Uber France director general Thibaud Simphal and director for Western Europe Pierre-Dimitri Gore-Coty were detained by police following an ongoing investigation into the company’s practices.
They have been charged with engaging in "misleading commercial practices, complicity in the illegal exercise of the taxi profession and illegal use of private data," according to a statement from the Paris prosecutor’s office.
Uber POP Under the Spotlight
The investigation is specifically looking into the company’s mobile UberPOP service, which puts clients in touch with unregistered drivers who generally offer a cheaper deal than local taxis.
A French law introduced in October last year banned the use of UberPOP, however Uber has contested the ruling, while officials have said they have found it hard to enforce the law.
The Uber officials will face charges of carrying out deceitful commercial practices and being complicit in the illegal operation of a taxi service through the provision and advertising of its various options, prosecutors said.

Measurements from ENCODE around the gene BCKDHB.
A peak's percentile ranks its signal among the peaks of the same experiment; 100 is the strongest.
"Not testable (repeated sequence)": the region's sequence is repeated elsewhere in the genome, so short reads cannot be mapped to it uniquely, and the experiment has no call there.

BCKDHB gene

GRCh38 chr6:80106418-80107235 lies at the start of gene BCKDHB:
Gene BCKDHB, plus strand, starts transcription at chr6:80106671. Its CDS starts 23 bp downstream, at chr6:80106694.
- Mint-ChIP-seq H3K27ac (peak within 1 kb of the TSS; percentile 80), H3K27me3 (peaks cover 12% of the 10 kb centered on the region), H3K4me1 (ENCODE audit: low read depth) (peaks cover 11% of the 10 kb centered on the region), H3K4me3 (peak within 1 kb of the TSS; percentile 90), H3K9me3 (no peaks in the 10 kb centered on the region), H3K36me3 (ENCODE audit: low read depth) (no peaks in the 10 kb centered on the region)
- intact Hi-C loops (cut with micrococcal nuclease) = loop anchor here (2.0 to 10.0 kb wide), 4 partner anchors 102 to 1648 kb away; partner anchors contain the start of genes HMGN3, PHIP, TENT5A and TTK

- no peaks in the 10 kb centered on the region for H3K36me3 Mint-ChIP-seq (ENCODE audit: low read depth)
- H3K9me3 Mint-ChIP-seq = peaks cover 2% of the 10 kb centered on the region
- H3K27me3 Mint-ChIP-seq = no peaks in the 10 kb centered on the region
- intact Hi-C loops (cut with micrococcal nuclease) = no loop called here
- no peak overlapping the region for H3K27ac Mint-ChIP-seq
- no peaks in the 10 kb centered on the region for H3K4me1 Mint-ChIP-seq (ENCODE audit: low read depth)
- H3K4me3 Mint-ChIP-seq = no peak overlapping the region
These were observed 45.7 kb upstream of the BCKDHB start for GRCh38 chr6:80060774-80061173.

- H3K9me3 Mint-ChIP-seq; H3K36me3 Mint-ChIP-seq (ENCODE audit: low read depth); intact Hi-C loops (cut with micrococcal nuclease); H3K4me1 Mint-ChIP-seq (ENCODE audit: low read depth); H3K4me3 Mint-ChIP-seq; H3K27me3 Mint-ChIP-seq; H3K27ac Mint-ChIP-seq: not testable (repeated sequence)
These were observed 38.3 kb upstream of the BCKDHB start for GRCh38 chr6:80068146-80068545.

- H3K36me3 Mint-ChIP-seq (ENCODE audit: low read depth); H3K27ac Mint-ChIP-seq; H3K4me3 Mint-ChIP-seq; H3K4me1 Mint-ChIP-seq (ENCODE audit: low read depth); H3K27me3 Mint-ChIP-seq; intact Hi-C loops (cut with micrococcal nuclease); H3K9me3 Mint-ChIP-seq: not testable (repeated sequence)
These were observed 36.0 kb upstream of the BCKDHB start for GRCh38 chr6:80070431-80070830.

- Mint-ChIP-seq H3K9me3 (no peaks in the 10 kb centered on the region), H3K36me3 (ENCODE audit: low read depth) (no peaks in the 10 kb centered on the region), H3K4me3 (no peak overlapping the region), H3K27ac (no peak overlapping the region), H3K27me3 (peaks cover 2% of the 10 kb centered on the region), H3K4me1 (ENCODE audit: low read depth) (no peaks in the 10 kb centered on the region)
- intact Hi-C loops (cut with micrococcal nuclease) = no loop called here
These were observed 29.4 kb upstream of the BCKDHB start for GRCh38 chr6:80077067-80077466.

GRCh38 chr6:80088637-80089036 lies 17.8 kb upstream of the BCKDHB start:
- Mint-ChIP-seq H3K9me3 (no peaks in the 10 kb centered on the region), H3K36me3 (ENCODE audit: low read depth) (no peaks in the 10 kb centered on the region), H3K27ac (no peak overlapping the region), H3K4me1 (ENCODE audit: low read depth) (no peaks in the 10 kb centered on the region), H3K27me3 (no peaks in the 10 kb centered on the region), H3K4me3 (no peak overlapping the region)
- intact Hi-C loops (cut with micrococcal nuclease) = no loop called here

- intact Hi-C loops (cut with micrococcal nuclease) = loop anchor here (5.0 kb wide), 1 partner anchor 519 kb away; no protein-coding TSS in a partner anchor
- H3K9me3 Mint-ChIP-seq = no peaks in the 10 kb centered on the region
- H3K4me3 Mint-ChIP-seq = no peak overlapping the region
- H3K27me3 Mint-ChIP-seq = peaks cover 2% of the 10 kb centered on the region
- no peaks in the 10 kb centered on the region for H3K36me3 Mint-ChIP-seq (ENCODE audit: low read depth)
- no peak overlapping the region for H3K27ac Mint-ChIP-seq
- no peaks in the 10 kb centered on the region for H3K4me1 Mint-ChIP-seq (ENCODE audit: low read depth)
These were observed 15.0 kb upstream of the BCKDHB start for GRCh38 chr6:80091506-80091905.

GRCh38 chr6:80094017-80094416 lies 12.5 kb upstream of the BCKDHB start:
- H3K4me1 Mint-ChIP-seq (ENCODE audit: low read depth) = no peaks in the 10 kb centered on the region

The two @Uber managers who have been arrested yesterday in Paris, will be tried in Criminal Court on Sept. 30.— Stefan de Vries (@stefandevries) June 30, 2015
On top of that, officials are also facing privacy charges over the use and storage of personal data without the authorization of France’s privacy watchdog.
The backlash against Uber led to a nationwide strike from France’s taxi drivers last week, with some protests turning violent as cabbies blocked roads, burned tires and even attacked other vehicles with eggs to show their disapproval of the mobile phone app’s use.
The French protests aren’t the only ones to have taken place against the app, with a number of similar demonstrations held in various cities across the world, with taxi drivers complaining that registered drivers are penalized due to the steep registration fees many are forced to pay, while the same fees don’t apply to those offering Uber services.
The French decision to take the Californian-based Uber to court could be significant in setting a precedent for other countries who are also facing calls to crack down on the service.